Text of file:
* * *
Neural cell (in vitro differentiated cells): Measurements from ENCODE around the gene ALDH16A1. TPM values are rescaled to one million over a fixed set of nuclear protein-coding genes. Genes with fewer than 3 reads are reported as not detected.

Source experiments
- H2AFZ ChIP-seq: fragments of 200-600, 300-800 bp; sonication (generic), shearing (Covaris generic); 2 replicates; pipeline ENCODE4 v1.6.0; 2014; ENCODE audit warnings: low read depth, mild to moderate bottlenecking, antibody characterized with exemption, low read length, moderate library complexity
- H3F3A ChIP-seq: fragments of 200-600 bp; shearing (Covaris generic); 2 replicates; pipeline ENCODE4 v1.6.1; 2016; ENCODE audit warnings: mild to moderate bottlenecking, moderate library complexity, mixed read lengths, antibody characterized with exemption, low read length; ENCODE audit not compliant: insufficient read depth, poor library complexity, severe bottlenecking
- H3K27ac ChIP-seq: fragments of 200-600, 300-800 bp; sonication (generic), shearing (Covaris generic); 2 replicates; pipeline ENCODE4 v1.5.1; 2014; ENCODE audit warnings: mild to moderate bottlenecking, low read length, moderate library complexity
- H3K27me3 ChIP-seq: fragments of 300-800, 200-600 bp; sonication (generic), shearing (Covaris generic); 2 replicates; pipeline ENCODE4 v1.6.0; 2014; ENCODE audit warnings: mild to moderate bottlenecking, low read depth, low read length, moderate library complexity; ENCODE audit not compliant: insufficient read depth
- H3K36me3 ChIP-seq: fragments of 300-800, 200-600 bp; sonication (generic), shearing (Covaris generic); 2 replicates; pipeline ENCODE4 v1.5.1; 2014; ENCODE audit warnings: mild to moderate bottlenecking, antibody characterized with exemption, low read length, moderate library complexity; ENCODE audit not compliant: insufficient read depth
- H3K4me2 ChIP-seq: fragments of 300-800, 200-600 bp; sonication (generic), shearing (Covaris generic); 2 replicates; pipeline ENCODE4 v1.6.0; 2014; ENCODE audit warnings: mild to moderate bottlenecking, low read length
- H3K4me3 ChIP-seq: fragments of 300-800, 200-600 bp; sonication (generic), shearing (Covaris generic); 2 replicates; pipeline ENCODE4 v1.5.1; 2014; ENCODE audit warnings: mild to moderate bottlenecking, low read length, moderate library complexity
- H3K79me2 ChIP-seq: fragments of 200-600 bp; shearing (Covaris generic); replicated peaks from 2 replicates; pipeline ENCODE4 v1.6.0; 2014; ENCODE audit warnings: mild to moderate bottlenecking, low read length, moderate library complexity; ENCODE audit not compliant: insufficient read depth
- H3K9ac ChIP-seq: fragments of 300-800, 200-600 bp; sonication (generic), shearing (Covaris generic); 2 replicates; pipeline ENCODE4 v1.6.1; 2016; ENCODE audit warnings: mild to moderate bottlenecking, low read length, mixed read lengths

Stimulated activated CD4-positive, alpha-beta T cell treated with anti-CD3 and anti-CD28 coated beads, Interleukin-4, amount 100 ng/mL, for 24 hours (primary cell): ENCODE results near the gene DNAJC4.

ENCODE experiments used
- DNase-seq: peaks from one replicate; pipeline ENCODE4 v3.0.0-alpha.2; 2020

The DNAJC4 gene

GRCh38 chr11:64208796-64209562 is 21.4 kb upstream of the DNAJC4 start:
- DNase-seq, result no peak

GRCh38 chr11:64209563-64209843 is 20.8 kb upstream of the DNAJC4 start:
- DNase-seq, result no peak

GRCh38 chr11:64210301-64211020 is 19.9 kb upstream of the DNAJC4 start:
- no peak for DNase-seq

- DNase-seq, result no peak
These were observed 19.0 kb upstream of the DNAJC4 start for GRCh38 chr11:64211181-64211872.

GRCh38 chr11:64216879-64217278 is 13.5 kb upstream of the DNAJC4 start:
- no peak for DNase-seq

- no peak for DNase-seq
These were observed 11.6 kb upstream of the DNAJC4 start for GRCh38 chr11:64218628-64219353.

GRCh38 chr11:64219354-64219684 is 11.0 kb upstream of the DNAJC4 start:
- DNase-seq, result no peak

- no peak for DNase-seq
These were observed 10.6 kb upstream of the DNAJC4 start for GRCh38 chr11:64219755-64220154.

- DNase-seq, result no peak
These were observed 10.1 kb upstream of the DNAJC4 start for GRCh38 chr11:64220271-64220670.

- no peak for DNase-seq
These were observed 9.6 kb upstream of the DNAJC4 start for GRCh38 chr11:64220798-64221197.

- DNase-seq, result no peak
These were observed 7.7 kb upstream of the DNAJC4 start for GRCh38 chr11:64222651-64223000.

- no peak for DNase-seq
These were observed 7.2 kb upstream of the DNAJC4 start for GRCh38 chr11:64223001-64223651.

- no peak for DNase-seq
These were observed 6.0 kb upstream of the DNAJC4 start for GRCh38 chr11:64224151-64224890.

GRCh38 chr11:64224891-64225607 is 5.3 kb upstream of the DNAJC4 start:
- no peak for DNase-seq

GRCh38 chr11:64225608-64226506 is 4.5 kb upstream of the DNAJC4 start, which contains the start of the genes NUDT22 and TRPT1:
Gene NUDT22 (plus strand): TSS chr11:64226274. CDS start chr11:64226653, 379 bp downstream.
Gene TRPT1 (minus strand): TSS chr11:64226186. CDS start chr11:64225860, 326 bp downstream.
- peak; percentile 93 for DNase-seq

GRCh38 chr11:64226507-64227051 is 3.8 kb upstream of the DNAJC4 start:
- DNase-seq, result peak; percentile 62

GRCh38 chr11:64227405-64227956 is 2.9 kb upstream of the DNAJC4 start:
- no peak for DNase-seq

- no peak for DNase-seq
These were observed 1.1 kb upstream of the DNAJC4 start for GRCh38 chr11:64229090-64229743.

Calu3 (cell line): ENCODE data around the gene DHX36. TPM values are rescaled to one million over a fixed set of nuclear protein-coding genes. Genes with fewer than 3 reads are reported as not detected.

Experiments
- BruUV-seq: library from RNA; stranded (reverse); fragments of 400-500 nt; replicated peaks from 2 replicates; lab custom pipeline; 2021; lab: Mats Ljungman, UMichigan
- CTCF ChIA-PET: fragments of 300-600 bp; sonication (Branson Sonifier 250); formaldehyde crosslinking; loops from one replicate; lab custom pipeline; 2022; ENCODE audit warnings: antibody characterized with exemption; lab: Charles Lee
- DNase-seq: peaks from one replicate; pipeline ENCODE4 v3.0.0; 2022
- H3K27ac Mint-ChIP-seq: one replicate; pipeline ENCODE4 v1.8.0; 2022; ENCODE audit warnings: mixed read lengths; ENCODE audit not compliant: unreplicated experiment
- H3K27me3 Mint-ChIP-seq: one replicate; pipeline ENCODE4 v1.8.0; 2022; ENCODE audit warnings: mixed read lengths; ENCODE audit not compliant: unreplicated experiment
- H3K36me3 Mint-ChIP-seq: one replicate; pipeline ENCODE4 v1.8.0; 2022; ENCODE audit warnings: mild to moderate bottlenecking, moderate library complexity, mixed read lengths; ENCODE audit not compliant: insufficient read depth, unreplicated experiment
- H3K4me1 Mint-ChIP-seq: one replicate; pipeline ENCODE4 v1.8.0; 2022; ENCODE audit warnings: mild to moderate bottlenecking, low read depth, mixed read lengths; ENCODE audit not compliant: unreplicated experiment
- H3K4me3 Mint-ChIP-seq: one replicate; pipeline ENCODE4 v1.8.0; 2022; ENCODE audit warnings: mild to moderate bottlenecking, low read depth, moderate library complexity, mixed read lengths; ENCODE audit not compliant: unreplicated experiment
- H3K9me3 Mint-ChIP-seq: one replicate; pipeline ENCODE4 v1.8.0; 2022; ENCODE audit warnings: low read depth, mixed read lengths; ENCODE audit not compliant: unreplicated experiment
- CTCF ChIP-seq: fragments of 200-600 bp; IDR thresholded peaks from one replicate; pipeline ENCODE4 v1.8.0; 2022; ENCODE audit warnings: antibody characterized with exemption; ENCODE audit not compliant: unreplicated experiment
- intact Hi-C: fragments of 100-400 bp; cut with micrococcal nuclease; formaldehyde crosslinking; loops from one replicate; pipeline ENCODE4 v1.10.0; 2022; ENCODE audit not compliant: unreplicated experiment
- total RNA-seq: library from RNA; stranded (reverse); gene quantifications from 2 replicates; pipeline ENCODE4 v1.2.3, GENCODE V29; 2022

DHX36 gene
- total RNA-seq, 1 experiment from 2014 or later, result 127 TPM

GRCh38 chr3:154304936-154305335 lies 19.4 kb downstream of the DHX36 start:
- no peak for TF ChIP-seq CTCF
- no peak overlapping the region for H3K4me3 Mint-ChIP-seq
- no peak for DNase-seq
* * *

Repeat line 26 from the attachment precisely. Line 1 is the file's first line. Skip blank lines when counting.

- no peak for DNase-seq